“The Identical” is an extremely good-looking movie with a well-executed production, and the attention to detail in recreating several historical time periods (yes, not one, but four) is stunning. No short cuts here: using many period automobiles and trucks (and one gorgeous motorcycle), the sets are simply amazing; the costuming is spot-on and very detailed (an afro comb, no less, from the ’70s; groovy psychedelic ’60s garb; as well as precision period costumes from the ’40s and ’50s). Soaking in the recreations from the past is just one more joy while watching “The Identical.” Five stars for Production Designer Keith Brian Burns and Costume Designer Karyn Wagner.

On another note, this film is being promoted as a faith-based film, and certainly there are elements of religion throughout this picture, but it is not an in-your-face conversion sort of picture, nor one filled with sermons from the pulpit. No, this movie merely tells a compelling story wrapped in a religious worldview, filled with religious people, and with religion presented as “normal” or a basic way of life. Refreshing indeed, and the kind of movie that many in the industry say is lacking, with most movies being extremely secularized or extremely “religious,” with nothing in between: good solid family fare movies with a moral worldview. “The Identical” is this sort of a family fare picture. Kudos to the producers for this, and hopefully this will be a trend in Christian and Hollywood films.

“The Identical” is the perfect movie to enjoy with your family, appropriate for tween, teens, parents and grandparents. Pick up your copy of “The Identical.” There’s nothing quite like it.

WTGST

If you like football movies, you’ll find plenty to like in “When the Game Stands Tall.” But this is more than a football movie, and “When the Game Stands Tall” is quite different than most football films you may have seen. It’s not about a losing team needing that one win to earn their self-respect, winning the game in the last half a second. In fact, the football field is just the stage for this collection of characters learning about hope and despair, success and failure, life and death.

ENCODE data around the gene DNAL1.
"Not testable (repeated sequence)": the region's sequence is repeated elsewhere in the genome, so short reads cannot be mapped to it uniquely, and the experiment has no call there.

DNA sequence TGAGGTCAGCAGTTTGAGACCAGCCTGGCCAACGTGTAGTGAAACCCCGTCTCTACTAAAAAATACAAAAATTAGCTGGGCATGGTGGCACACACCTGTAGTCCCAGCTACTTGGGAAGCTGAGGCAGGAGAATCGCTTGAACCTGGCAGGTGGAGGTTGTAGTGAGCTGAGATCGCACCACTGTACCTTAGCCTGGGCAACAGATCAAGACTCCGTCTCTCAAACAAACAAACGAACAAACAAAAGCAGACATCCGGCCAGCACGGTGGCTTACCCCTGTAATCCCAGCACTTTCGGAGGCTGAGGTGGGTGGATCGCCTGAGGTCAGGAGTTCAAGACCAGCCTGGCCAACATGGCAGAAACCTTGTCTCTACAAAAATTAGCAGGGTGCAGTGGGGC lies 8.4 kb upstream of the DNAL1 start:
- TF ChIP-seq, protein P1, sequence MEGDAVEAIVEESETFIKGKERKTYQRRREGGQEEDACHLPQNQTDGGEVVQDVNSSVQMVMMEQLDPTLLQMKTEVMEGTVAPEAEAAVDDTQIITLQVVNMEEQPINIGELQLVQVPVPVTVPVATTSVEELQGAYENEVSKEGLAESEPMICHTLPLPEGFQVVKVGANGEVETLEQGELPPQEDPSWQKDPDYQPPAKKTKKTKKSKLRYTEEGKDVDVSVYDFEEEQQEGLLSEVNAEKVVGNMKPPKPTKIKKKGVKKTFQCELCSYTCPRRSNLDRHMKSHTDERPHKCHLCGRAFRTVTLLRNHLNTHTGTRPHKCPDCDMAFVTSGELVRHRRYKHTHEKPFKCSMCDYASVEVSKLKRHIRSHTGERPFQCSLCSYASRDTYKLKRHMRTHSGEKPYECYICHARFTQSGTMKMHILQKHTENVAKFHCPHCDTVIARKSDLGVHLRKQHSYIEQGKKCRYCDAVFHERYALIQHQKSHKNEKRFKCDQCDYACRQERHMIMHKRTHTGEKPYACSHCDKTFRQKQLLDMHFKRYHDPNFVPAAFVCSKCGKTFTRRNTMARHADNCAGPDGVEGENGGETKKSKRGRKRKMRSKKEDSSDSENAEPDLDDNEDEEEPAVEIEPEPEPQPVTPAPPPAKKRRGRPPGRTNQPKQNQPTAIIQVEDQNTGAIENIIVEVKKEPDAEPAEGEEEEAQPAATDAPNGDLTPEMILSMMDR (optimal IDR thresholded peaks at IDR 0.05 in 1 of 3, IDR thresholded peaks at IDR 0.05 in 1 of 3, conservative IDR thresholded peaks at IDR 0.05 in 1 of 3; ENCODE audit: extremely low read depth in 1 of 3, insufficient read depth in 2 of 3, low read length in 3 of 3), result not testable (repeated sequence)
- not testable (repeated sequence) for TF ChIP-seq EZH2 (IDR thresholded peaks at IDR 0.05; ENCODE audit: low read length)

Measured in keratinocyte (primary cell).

“When the Game Stands Tall” is inspired by the remarkable true story of the De La Salle Spartans and their visionary coaches: Head Coach Bob Ladouceur, played by Jim Caviezel (“The Thin Red Line,” “Person of Interest”), and Assistant Coach Terry Eidson, played by Michael Chiklis (The Shield, Vegas). The team had an unprecedented 151-game winning streak between 1992-2003, shattering all records for consecutive victories in American sports. In spite of their 12 undefeated seasons (and the pressure of continuing “The Streak”), Coach Ladouceur stresses the value of purpose and significance over the glory of titles and streaks, with a focus on faith, commitment and responsibility. These traits and having a solid character, he believes, are much greater than winning. Ladouceur’s mantra: “We don’t expect you to play perfect, but to give a perfect effort.” This emphatic promotion of team play over individual goals comes to a head at one point when Ladouceur must confront a star player’s dad (Clancy Brown), who is only concerned about his son (Alexander Ludwig) breaking the touchdown record.